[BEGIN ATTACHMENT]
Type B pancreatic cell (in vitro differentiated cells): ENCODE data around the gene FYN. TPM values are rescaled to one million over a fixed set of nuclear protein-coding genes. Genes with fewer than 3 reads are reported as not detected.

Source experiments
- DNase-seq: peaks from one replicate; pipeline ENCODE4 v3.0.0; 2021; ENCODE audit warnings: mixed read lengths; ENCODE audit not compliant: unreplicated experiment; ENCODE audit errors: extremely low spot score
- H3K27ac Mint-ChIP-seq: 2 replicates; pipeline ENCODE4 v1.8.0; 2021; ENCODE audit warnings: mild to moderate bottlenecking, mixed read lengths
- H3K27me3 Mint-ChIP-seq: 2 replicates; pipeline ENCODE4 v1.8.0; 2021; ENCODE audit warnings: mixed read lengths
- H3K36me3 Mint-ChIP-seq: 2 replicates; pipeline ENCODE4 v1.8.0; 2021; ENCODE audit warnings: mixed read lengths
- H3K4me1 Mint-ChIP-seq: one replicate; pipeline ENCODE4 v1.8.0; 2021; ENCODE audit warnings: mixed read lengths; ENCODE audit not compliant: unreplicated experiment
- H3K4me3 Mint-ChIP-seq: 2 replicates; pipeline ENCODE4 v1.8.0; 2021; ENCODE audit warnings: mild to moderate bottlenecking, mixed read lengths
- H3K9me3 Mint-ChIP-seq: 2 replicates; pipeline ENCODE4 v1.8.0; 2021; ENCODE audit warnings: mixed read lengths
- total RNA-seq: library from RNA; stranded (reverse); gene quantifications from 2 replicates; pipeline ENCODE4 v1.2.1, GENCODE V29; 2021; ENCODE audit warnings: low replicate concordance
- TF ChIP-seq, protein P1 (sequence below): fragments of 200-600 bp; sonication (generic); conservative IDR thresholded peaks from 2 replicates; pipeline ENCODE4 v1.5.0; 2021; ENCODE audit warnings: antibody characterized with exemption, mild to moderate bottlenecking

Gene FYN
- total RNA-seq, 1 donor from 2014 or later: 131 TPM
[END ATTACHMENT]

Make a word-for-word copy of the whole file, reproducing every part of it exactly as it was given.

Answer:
Type B pancreatic cell (in vitro differentiated cells): ENCODE data around the gene FYN. TPM values are rescaled to one million over a fixed set of nuclear protein-coding genes. Genes with fewer than 3 reads are reported as not detected.

Source experiments
- DNase-seq: peaks from one replicate; pipeline ENCODE4 v3.0.0; 2021; ENCODE audit warnings: mixed read lengths; ENCODE audit not compliant: unreplicated experiment; ENCODE audit errors: extremely low spot score
- H3K27ac Mint-ChIP-seq: 2 replicates; pipeline ENCODE4 v1.8.0; 2021; ENCODE audit warnings: mild to moderate bottlenecking, mixed read lengths
- H3K27me3 Mint-ChIP-seq: 2 replicates; pipeline ENCODE4 v1.8.0; 2021; ENCODE audit warnings: mixed read lengths
- H3K36me3 Mint-ChIP-seq: 2 replicates; pipeline ENCODE4 v1.8.0; 2021; ENCODE audit warnings: mixed read lengths
- H3K4me1 Mint-ChIP-seq: one replicate; pipeline ENCODE4 v1.8.0; 2021; ENCODE audit warnings: mixed read lengths; ENCODE audit not compliant: unreplicated experiment
- H3K4me3 Mint-ChIP-seq: 2 replicates; pipeline ENCODE4 v1.8.0; 2021; ENCODE audit warnings: mild to moderate bottlenecking, mixed read lengths
- H3K9me3 Mint-ChIP-seq: 2 replicates; pipeline ENCODE4 v1.8.0; 2021; ENCODE audit warnings: mixed read lengths
- total RNA-seq: library from RNA; stranded (reverse); gene quantifications from 2 replicates; pipeline ENCODE4 v1.2.1, GENCODE V29; 2021; ENCODE audit warnings: low replicate concordance
- TF ChIP-seq, protein P1 (sequence below): fragments of 200-600 bp; sonication (generic); conservative IDR thresholded peaks from 2 replicates; pipeline ENCODE4 v1.5.0; 2021; ENCODE audit warnings: antibody characterized with exemption, mild to moderate bottlenecking

Gene FYN
- total RNA-seq, 1 donor from 2014 or later: 131 TPM